The Road to Black Ned's Forge: A Story of Race, Sex, and Trade on the Colonial American Frontier
In 1752 an enslaved Pennsylvania ironworker named Ned purchased his freedom and moved to Virginia on the upper James River. Taking the name Edward Tarr, he became the first free black landowner west of the Blue Ridge. Tarr established a blacksmith shop on the Great Wagon Road from Philadelphia to the Carolinas and helped found a Presbyterian congregation that exists to this day. Living with him was his white, Scottish wife, and in a twist that will surprise the modern reader, Tarr’s neighbors accepted his interracial marriage. It was when a second white woman joined the household that some protested. Tarr’s already dramatic story took a perilous turn when the predatory son of his last master, a Charleston merchant, abruptly entered his life in a fraudulent effort to reenslave him. His fate suddenly hinged on his neighbors, who were all that stood between Tarr and a return to the life of a slave.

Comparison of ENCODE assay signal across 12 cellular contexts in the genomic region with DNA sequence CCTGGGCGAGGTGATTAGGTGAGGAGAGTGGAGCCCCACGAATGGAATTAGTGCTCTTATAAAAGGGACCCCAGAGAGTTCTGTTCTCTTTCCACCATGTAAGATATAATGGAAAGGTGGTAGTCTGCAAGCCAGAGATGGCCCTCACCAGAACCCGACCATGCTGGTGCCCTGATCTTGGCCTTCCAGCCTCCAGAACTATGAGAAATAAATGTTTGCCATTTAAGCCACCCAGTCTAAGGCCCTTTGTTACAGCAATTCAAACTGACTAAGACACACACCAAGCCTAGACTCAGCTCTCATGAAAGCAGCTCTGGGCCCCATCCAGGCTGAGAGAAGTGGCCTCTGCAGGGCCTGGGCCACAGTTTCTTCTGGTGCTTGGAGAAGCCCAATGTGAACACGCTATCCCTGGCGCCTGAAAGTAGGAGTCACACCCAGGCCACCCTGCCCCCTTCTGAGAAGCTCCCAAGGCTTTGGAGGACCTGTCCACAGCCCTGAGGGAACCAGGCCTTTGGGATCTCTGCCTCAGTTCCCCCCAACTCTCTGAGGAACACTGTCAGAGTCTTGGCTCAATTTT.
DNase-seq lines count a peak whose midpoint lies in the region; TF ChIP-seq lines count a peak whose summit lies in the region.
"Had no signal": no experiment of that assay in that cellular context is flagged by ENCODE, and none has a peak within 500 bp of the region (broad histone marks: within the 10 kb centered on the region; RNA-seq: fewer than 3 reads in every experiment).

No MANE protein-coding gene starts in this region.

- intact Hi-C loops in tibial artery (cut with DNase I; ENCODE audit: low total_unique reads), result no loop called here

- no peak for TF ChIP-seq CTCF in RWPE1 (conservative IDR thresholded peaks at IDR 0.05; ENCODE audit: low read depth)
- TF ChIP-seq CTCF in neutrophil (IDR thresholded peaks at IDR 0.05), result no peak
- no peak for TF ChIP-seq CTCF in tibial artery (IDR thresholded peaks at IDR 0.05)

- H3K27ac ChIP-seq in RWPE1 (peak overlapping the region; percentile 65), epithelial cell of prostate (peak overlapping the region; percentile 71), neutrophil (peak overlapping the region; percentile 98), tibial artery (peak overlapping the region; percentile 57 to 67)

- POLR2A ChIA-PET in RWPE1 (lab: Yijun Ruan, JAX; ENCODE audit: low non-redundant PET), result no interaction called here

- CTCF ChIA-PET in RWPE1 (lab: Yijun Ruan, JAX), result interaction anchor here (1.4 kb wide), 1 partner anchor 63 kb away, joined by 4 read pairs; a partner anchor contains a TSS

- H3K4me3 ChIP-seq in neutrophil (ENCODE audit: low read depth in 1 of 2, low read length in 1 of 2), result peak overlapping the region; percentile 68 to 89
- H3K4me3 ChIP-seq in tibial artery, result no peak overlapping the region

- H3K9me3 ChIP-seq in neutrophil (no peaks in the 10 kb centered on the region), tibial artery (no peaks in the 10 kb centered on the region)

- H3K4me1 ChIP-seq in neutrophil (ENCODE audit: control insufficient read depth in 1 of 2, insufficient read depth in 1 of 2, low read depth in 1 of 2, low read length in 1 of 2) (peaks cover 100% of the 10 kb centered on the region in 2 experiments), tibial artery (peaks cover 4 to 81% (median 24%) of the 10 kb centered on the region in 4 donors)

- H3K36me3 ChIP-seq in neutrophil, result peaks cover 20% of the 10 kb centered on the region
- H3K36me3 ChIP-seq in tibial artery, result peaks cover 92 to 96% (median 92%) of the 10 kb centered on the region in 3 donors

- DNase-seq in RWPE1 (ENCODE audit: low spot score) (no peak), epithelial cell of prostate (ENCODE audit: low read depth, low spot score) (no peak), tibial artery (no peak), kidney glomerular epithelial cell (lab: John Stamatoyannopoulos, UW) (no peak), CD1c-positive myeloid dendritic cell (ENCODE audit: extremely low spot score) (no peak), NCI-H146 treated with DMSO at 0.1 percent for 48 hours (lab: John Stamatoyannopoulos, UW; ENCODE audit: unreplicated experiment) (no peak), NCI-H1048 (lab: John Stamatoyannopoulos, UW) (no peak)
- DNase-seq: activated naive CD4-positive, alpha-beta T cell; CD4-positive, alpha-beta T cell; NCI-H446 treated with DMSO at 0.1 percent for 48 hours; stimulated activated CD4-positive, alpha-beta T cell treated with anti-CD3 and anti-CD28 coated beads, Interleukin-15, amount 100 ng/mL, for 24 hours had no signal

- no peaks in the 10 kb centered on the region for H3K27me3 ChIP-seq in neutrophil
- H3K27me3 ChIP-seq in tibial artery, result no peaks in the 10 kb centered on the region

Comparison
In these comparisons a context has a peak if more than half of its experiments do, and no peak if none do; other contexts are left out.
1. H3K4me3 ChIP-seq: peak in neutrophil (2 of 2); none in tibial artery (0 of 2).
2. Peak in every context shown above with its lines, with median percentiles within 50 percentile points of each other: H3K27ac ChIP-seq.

This remarkable true story serves as a keyhole narrative, unlocking a new, more complex understanding of race relations on the American frontier. The vividly drawn portraits of Tarr and the women with whom he lived, along with a rich set of supporting characters in Pennsylvania, South Carolina, and Virginia, provide fascinating insight into the journey from slavery to freedom, as well as the challenges of establishing frontier societies. The story also sheds light on the colonial merchant class, Indian warfare in southwest Virginia, and slavery’s advent west of the Blue Ridge. Contradicting the popular view of settlers in southern Virginia as poor, violent, and transient, this book--with its pathbreaking research and gripping narrative--radically rewrites the history of the colonial backcountry, revealing it to be made up largely of close-knit, rigorously governed communities.
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